Here are two great resources to get you started on studying apologetics:

 

 

While Christianity is very much tied to our hearts, it requires us to use our wits, our reason, and the entirety of our minds to truly follow Christ.

Let me encourage you, don’t check your brain at the door.

Dive in, learn, and use your knowledge and reason together with your feelings and faith. And as you do, may you, “Love the Lord your God with all your heart and with all your soul and with all your mind. 

138: Legalism or Discipline?

What are spiritual disciplines?

What purpose do they serve?

On this episode, Ryan Lehtinen talks with Bruce Wesley about the spiritual disciplines that have been especially helpful in his spiritual life.

They also discuss some of the practices that don’t get mentioned as often, like fasting, meditation, and celebration.

https://youtu.be/dyqge3DAUaU

The Aaron Suhre Story

“We’re just this small story in the greater, bigger story of what God is doing. These are some things God has done in this life for his greater good.”   – Aaron Suhre

 

How to Grieve Through Forgiveness

My dad needed my help recently. He was preparing to undergo a medical procedure for his heart, so I took it upon myself to help him sort through some things he needed to do. It was fairly standard stuff. I helped him fill out a legal document and talk with his doctor about the procedure and his options. We discussed his wishes in case things went wrong during the procedure and I was left to make hard choices on his behalf. 

While I took care of these typical family duties, I chuckled to myself. Less than three years ago, I would never have imagined being in a place where I’d handle these types of things for this man. 

But there I was, discussing end-of-life scenarios with a father who had neglected, abandoned, and disappointed me more times than is fair to mention against him. 

I wasn’t able to do it because I love him so much or because he’s turned a corner or because I am such a great Christian. 

I was able to do it because I wanted something normal between us. And normal is not a thing I take for granted in the relationship I have with my father. 

It felt something like a normal relationship between a father and daughter.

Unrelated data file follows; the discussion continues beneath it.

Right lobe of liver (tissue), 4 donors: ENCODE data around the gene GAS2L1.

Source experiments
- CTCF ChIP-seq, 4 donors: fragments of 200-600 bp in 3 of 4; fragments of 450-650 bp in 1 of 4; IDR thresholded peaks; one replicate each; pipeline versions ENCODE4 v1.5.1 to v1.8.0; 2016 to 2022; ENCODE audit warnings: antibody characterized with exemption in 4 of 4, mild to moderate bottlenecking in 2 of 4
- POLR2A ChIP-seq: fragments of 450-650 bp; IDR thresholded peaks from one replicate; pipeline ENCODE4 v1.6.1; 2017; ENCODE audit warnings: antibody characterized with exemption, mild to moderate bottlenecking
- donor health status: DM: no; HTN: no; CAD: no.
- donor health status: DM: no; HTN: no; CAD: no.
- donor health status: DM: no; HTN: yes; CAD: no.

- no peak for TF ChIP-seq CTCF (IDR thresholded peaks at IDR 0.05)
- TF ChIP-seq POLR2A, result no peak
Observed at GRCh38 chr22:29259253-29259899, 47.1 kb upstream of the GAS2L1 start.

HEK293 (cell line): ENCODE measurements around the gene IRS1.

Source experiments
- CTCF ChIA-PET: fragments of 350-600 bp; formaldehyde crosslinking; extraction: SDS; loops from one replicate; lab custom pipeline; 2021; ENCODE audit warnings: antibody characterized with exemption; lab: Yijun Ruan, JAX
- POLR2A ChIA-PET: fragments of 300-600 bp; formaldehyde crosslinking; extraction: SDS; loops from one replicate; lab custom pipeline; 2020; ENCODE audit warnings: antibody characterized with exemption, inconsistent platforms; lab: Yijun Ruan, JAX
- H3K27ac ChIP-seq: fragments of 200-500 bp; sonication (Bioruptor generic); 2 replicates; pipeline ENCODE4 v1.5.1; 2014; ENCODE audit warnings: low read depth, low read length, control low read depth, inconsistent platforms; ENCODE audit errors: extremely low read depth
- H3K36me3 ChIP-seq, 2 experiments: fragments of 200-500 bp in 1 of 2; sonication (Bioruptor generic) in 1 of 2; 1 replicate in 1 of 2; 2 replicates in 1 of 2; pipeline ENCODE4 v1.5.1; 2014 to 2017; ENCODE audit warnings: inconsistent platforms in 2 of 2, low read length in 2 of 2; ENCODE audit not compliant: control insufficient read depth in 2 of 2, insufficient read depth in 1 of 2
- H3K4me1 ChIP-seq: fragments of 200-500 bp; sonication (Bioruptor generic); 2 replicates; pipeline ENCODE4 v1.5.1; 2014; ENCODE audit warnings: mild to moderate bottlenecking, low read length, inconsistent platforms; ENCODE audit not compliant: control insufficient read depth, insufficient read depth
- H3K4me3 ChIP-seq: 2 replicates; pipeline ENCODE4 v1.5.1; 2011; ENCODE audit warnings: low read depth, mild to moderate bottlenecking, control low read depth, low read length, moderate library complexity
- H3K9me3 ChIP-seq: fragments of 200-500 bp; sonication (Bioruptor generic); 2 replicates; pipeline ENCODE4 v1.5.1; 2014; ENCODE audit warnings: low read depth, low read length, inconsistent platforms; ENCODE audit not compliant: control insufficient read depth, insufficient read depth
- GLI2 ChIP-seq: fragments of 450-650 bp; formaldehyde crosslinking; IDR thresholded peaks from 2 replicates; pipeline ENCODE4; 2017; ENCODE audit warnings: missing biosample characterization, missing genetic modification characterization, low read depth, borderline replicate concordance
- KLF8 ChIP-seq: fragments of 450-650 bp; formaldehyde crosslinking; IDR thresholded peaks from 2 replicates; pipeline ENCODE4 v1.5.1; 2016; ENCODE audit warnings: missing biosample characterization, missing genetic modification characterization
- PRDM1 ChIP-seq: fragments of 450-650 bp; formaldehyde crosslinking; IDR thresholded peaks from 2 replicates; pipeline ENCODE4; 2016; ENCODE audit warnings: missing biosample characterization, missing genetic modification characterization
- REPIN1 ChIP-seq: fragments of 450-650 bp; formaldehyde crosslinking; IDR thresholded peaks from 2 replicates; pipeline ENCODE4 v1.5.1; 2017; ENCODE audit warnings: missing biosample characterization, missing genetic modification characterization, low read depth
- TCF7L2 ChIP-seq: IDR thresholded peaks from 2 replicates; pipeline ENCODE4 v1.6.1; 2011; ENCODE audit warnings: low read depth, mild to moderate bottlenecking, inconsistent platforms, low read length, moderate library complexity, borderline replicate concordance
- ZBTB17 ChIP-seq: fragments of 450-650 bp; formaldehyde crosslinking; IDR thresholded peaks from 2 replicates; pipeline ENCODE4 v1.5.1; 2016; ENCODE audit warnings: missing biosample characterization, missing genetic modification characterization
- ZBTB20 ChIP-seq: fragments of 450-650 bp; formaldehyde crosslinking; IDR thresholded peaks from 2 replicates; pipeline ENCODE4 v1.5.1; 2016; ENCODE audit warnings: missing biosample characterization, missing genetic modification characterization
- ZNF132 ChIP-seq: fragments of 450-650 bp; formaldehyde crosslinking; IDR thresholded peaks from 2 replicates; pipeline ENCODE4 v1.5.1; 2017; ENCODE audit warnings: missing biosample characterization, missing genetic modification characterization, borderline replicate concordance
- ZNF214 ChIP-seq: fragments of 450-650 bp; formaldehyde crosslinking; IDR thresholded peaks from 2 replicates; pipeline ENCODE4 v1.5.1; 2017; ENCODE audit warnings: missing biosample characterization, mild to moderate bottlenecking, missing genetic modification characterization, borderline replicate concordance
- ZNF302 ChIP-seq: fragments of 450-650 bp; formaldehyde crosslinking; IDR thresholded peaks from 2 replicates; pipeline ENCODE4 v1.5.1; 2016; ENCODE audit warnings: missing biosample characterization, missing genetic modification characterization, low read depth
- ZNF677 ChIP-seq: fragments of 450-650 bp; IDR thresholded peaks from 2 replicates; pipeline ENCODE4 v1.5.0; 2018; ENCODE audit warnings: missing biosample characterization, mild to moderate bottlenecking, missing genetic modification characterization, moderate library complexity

Normal is something I thought I’d had to give up a long time ago — a loss I had to learn to forgive. 

And it was also something I had to grieve. 

I believe it’s true of us all that when we begin to engage in the hard task of forgiveness, we also have to face grief. But grief isn’t something we normally associate with forgiveness. Or, at least, it wasn’t for me. 

We know forgiveness doesn’t mean we “erase” the hard or evil thing that happened to us. We know we can’t forget it.

But what do we do when we arrive at the point in our journeys of forgiveness where we have to deal with the overwhelming pile of emotions at the root of our unforgiveness? 

Here’s how the process of forgiveness worked in my life. 

I felt the Lord calling me to forgive my dad, but when I would butt up against the really challenging feelings of anger or sadness, I wouldn’t quite know where to put them or how to deal with them. I was prepared to act on the task of forgiveness, but I wasn’t prepared to deal with the grief associated with admitting what I had lost.

Over time, God showed me how he intended to use my grief as one of many tools to grow my heart for forgiveness. Tapping into the sorrow over what I had lost (or never really had) helped me take all those emotions to God. 

And when I took my grieving heart to God, he was faithful to heal it. 

I began to see how grief was just part of the journey of forgiveness. An absolutely necessary part. 

We’re told in the Psalms that “the Lord is near to the brokenhearted” and that “he heals the brokenhearted and binds up their wounds” (Psalm 34:18 and 147:3). 

If we want the kind of forgiveness the Lord offers for our broken relationships, then we must address our broken hearts. 

We must confront our grief and allow God to come near to us and heal us. That’s when he can “bind up [our] wounds” and fashion our hearts into ones that seek forgiveness.